BY MIKE LEONARD
Brady Barr sighs and concedes that there was no hyperbole attached to the long-running National Geographic television feature, Dangerous Encounters with Brady Barr.
There was the flesh-shredding python bite to his upper left leg at the bottom of an Indonesian cave, a bite so severe that Barr required a medevac to the nearest modern hospital — in Singapore.
A crocodile in Costa Rica nearly took off his right index finger. Fortunately, surgeons successfully reattached it.
And then there was the giant croc in Malawi that broke loose from the ropes securing it and spun the ropes so forcefully as to nearly sever Barr’s right hand from his wrist.
“I had three serious injuries right in a row,” Barr says, not counting the brain parasites he contracted in the wild several years ago that took three rounds of chemotherapy to eradicate. “I’m 51 years old and I feel twice that old,” he says, noting that research on the decline in reaction time that comes with age “shows I’m going to die if I don’t get out of this (line of work).”
And so the kid from Bloomington who grew up loving to catch crawdads in the stream running through Bryan Park is backing off from the field research that has taken him to more than 80 countries as the resident herpetologist for National Geographic television.
“I started out as an educator and it’s come full circle,” he says from the site of his newest endeavor, EcoAdventures, an educational facility outside of Washington, D.C., and near his home in Severna Park, Maryland. It teems with snakes, crocodiles, and a growing inventory of creepy (think spiders) and odd (a hedgehog) creatures where schoolchildren can come to learn about the natural world. “All the animals you see here were in our house before we opened this place in January,” he explains. “We might go to bed at night and hear a crash and say, ‘Uh-oh, there’s a croc out. Nobody move.’”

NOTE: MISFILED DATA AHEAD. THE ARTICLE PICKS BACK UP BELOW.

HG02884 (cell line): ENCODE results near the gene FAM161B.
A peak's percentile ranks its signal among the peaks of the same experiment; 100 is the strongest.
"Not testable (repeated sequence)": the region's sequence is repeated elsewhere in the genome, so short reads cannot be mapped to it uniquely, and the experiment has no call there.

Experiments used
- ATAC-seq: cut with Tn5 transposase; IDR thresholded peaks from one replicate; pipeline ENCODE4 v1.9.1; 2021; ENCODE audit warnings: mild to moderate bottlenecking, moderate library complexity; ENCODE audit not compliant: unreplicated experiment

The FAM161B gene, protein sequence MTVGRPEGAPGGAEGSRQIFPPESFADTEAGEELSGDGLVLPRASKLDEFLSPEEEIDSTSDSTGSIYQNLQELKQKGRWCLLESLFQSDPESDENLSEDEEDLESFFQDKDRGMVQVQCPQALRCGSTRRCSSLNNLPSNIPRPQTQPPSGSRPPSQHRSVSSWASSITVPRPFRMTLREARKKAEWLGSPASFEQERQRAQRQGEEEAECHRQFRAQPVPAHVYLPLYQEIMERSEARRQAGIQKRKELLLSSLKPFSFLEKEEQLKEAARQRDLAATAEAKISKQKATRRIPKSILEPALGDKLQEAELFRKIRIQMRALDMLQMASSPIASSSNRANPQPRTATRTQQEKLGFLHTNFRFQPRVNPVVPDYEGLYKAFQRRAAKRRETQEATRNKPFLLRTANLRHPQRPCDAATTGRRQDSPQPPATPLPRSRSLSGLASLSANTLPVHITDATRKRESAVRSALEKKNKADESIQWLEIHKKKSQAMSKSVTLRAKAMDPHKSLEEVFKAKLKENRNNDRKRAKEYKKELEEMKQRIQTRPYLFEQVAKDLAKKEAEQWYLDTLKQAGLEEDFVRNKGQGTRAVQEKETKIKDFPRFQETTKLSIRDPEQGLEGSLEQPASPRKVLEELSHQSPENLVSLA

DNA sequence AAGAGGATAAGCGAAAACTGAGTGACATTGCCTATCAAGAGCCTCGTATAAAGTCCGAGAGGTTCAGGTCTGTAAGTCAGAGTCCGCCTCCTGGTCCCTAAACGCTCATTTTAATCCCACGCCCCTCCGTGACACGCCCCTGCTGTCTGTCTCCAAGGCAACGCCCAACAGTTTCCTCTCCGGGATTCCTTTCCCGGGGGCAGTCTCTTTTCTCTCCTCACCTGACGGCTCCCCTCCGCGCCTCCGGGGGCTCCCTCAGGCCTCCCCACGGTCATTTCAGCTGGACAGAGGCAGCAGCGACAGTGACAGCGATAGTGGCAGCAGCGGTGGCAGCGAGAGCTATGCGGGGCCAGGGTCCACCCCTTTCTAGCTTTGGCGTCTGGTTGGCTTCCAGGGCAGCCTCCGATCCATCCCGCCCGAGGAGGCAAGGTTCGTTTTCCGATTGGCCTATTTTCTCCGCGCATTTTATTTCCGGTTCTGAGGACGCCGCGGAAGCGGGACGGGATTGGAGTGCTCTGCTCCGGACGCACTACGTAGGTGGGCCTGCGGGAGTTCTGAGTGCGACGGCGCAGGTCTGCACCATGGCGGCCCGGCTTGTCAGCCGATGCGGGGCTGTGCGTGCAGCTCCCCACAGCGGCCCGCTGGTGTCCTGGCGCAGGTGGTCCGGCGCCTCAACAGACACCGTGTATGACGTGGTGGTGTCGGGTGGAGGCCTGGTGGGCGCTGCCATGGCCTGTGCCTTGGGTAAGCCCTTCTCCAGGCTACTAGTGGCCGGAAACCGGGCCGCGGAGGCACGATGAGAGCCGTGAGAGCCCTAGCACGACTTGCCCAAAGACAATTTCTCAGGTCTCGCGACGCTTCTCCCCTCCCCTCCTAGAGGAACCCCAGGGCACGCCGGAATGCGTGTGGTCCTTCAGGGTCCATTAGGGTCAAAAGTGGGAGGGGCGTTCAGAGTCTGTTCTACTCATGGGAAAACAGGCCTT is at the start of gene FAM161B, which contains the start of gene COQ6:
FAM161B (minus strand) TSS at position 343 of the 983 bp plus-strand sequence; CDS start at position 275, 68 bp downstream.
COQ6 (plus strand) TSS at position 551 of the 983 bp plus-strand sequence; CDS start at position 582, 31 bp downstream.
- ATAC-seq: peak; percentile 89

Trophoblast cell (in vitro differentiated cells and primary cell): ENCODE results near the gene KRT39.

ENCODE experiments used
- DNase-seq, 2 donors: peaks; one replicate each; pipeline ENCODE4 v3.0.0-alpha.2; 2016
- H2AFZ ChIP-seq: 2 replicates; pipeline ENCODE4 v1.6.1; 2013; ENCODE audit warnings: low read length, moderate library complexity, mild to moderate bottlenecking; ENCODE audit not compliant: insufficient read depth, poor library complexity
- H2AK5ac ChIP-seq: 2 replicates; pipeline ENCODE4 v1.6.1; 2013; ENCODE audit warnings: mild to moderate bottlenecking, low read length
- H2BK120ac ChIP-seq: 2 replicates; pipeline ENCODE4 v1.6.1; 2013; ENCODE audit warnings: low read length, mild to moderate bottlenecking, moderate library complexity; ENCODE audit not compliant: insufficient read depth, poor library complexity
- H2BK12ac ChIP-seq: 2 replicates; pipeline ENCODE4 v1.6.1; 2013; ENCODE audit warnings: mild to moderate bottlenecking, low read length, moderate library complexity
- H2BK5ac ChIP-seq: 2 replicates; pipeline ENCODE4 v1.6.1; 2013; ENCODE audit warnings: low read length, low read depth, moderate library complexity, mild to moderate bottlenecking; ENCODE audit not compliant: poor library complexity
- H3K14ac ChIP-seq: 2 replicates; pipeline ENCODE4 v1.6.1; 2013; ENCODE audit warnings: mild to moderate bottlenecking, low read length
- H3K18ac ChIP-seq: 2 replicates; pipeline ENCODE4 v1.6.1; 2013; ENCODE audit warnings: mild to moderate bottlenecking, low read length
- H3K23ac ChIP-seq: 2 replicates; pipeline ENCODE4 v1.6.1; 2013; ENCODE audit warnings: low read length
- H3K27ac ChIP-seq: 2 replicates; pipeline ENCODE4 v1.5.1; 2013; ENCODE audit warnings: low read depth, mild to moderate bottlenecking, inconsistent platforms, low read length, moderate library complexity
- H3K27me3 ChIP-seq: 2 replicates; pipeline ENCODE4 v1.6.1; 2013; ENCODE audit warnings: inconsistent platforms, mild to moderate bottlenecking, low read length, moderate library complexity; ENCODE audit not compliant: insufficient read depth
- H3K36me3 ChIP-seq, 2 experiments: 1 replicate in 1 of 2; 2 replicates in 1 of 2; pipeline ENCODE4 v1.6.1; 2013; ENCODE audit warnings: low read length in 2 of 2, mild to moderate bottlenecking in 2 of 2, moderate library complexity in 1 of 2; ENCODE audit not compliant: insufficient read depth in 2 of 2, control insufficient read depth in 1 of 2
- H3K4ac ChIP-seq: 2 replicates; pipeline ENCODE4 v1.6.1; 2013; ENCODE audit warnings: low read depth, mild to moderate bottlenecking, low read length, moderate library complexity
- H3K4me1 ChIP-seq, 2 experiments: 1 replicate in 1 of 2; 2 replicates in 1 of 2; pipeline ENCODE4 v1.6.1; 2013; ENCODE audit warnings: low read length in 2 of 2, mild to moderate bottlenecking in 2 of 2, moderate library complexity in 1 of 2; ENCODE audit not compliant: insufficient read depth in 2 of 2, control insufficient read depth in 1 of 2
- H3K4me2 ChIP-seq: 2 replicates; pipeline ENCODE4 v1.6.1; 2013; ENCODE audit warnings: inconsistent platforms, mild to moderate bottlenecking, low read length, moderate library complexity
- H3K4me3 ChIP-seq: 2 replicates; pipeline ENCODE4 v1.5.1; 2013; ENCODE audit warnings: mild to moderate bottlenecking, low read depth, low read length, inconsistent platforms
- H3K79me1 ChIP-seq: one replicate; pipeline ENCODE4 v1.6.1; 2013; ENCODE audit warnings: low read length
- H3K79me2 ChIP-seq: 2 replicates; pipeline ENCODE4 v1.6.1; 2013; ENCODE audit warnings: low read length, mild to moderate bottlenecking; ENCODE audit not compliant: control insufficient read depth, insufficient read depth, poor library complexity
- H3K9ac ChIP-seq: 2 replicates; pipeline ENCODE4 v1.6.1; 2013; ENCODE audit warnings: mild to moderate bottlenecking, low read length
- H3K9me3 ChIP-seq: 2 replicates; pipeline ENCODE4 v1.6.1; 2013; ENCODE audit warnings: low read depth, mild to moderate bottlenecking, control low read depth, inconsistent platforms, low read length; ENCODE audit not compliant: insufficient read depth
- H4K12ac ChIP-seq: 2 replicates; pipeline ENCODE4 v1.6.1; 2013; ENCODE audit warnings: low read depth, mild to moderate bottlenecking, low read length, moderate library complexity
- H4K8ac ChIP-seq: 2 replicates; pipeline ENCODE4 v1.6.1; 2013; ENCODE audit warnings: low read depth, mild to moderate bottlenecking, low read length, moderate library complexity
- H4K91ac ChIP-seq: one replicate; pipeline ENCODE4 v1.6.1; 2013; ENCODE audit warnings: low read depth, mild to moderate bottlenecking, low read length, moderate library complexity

The home scene is not as strange as it might seem. Barr’s wife, Mei Len Sanchez-Barr, is a marine biologist who started EcoAdventures before her husband came on board. Children Isabella, 9, and Braxton, 6, herded a sizable boa constrictor around the floor of the simulated rain forest room at EcoAdventures recently with respect for the snake but no fear.
Barr rattles off the names of Bloomington teachers who nurtured his fascination with wild creatures and laments, “Teachers now tell me over and over all they do is teach to the tests. It’s sad, because you learn so much by hands-on activity.” A graduate of University Elementary School, Bloomington High School South, and Indiana University, Barr was one of those hands-on teachers at North Central High School in Indianapolis. He went on to earn his Ph.D. from the University of Miami and embark on a career that includes being the first and only scientist ever to capture, examine, and release all 23 species of crocodiles on the planet.
Barr became a television star, a frequent guest on The Tonight Show with Jay Leno, and is personally associated with two current video games: an Xbox interactive Kinect game for Microsoft’s Playful Learning initiative and Animal Jam, a National Geographic-branded online game for kids. It all came about because of the environment in which he was raised, he insists. “Bloomington was a magical place to grow up. I’d get on my bike in the morning and catch frogs and go fishing and maybe not go home until dusk. What a place to grow up.”